Sunday, September 10, 2006

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I arrived earlier this afternoon (Sunday). I got bored with the beaten track and so I took a shortcut through Hells Gate. Quite aptly named as it turns out, what I was expecting to be a gravel road turned into an interesting 4wd track complete with half a dozen river crossings. I can now call the previous owner of the caravan an idiot with good reason. He added a split system A/C unit and mounted the external half on a carrier he welded onto the back of the van. It had the effect (other than cooling the van when running of course) of adding more weight to the very rear of the caravan, I suspect this is why it is so exciting to tow. He welded 2 bits of box tubing onto a couple of the exiting floor supports running down the length of the caravan, he should have welded it to the actual chassis or something structural. The flexing of the A/C unit on the back basically broke the caravans back just over the axle. I noticed this in the middle of nowhere and had no choice but to continue to Burketown at a reduced pace. The caravan will need some welding and strengthening and some floor repair work before I can leave here. I also need a new leaf spring. The biggest pain is that everything is full of red dust, the only things not covered are the contents of the unopened cans that I have, although to be honest I won't be sure until I have opened them. I asked where the nearest hardware store was and was told Mt Isa, that's a 900Km round trip. I guess I will be visiting the local dump and looking to borrow an arc welder from someone local then....
I've been told that there are other flying people arriving tomorrow and that there won't be a MG for a few days.
I'm uploading pics to Flikr now....

Thursday, September 07, 2006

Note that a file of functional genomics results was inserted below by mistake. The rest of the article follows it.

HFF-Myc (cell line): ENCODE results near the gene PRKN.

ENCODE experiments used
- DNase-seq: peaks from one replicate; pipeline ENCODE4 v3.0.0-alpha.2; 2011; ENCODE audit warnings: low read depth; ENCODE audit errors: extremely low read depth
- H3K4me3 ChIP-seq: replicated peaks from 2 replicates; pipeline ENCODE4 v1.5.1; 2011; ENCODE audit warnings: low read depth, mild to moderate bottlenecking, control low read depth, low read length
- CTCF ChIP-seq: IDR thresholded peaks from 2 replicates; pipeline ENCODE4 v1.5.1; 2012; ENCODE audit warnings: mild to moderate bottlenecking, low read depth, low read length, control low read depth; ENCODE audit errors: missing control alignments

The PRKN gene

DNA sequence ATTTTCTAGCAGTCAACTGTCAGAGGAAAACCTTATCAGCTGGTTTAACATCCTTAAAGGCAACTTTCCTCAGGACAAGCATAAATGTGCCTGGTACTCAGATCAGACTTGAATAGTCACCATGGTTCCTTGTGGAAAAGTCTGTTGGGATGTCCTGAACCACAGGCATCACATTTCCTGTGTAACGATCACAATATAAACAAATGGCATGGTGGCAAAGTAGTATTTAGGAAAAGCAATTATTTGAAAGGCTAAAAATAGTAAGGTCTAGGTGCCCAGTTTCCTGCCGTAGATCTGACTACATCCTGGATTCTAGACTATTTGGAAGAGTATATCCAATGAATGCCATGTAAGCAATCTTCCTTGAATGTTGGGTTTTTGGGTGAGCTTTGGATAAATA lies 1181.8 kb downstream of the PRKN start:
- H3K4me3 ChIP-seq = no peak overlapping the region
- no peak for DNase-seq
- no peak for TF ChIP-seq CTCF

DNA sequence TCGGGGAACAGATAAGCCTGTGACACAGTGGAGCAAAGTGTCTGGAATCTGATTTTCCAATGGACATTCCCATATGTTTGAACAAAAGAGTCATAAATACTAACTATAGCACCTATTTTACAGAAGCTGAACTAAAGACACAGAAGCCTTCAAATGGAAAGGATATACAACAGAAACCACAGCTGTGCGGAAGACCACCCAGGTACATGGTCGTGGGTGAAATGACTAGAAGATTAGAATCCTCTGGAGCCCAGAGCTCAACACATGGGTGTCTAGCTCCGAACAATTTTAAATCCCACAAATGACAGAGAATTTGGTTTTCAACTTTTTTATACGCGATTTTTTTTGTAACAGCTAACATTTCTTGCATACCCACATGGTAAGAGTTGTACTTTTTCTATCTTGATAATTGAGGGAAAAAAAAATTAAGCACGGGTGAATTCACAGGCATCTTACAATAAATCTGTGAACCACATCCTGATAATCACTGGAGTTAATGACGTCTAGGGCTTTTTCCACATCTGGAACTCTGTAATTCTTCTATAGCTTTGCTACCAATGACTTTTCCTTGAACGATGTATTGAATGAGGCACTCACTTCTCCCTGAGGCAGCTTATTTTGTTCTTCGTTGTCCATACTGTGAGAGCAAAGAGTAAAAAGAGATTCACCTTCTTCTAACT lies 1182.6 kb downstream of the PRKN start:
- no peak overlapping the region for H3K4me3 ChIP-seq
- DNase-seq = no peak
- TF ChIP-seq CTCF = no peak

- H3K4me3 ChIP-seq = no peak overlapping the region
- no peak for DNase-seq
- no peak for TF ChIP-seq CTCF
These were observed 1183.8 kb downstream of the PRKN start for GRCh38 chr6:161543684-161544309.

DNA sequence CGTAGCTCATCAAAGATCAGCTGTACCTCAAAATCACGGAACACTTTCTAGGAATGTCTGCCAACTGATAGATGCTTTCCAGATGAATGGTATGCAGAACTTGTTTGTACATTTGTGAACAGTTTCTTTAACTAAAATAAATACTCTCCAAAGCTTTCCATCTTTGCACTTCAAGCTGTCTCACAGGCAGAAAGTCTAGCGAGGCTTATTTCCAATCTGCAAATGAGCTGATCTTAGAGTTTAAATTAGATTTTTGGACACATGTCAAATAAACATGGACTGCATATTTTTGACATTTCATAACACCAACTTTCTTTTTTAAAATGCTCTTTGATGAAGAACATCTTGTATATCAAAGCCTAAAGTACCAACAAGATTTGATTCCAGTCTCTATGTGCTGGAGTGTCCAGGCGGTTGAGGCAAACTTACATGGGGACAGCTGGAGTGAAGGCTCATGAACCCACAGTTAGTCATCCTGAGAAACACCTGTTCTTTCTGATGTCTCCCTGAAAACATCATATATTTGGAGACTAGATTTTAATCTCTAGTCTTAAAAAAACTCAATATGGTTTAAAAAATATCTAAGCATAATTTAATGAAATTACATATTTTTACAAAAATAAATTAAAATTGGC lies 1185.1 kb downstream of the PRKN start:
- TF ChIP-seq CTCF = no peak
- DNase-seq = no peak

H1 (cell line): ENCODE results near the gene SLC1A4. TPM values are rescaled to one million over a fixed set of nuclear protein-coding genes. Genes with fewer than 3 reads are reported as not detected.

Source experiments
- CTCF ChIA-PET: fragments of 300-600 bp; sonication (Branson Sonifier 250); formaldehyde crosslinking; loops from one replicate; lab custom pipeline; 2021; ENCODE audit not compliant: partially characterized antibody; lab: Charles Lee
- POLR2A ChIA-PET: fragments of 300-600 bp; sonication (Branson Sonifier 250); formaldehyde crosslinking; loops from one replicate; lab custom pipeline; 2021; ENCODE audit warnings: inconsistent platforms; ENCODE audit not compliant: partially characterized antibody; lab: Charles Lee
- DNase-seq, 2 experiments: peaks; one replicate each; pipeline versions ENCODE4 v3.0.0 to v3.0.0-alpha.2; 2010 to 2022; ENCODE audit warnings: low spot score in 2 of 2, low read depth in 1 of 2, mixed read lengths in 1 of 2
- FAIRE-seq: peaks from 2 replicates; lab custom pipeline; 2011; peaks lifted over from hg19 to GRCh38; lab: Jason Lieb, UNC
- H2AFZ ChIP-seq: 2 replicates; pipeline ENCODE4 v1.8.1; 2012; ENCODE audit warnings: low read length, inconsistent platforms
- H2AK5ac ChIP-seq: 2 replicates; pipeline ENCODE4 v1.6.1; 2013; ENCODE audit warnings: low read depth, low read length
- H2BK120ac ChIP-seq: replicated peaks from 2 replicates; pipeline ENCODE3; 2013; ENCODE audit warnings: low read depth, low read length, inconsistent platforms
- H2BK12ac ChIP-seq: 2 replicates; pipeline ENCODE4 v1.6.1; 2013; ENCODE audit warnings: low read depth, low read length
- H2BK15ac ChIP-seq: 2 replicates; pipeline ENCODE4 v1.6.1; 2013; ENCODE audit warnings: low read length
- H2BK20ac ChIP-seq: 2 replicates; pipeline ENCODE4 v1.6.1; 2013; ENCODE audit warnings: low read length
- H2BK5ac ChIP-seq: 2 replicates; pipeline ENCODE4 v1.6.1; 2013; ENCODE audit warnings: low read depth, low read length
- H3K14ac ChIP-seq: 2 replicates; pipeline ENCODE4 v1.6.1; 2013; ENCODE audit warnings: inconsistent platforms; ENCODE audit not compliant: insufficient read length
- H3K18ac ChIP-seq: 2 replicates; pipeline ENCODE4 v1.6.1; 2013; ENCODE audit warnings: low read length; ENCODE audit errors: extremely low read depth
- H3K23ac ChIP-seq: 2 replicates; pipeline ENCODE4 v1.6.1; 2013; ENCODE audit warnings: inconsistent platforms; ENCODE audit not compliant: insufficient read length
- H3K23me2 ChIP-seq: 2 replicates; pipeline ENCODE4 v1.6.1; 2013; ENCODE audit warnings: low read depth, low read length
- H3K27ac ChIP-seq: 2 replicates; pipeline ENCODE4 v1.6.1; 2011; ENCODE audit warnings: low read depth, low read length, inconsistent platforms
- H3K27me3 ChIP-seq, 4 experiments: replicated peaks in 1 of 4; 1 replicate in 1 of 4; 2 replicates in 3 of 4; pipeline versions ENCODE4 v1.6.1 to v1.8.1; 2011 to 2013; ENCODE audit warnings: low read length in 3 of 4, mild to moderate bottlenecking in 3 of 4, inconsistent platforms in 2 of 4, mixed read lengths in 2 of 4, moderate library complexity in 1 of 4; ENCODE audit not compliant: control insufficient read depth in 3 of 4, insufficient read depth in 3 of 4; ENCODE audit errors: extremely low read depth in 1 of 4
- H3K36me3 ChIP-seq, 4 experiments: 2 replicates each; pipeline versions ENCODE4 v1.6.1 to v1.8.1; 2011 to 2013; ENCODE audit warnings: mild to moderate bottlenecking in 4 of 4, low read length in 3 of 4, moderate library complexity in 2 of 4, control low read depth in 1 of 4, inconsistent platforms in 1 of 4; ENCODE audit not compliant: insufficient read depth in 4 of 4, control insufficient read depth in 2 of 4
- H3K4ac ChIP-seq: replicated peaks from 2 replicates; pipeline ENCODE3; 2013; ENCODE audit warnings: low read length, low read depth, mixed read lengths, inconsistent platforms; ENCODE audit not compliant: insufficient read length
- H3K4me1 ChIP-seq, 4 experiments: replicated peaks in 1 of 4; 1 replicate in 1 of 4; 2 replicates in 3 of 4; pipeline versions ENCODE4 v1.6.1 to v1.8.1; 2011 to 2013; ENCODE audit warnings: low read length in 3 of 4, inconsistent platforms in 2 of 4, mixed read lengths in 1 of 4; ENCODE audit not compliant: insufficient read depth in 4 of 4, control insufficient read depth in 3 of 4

Last Day in Darwin

It almost was my last day here too. I spent the day doing all the stuff that I won't be able to do once I leave here. This afternoon I exited a shop and turned right to walk to my car and then on impulse walked into the shop on my left instead. As I opened the shop door there was a massive crunch behind me, an MR2 had driven straight off the HWY and into a huge steel power pole on the pavement. The power pole won, of the 2 occupants in the car the male was apparently deceased and the female was being removed with the jaws of life by the fire brigade when I left. It was about 12 feet behind me and exactly where I would have been if I had stayed with my original plan to walk back to the car, scary. It was a completely straight stretch of road with no other traffic involved, the speed limit there was 80kph. I dunno whether the speed limits are higher than their equivalent in WA or whether the drivers are just more aggressive or they do less enforcing of speed limits around here, but generally people do drive faster and there are more highly visible hoons who choose to completely ignore the speed limits or road traffic laws...
Tomorrow morning I head off in the general direction of N QLD. The first flyable location I find is where I plan to stop and fly.
Darwin is an interesting city, but even at this time of the year the humidity makes it unpleasant between 11am-5pm, it lovely the rest of the time. It makes me realise how much better I can put up with a dry heat, I hardly sweat at all in WA, here I am constantly soaked. I'm looking forward to hitting the road and not knowing where I will be this time tomorrow.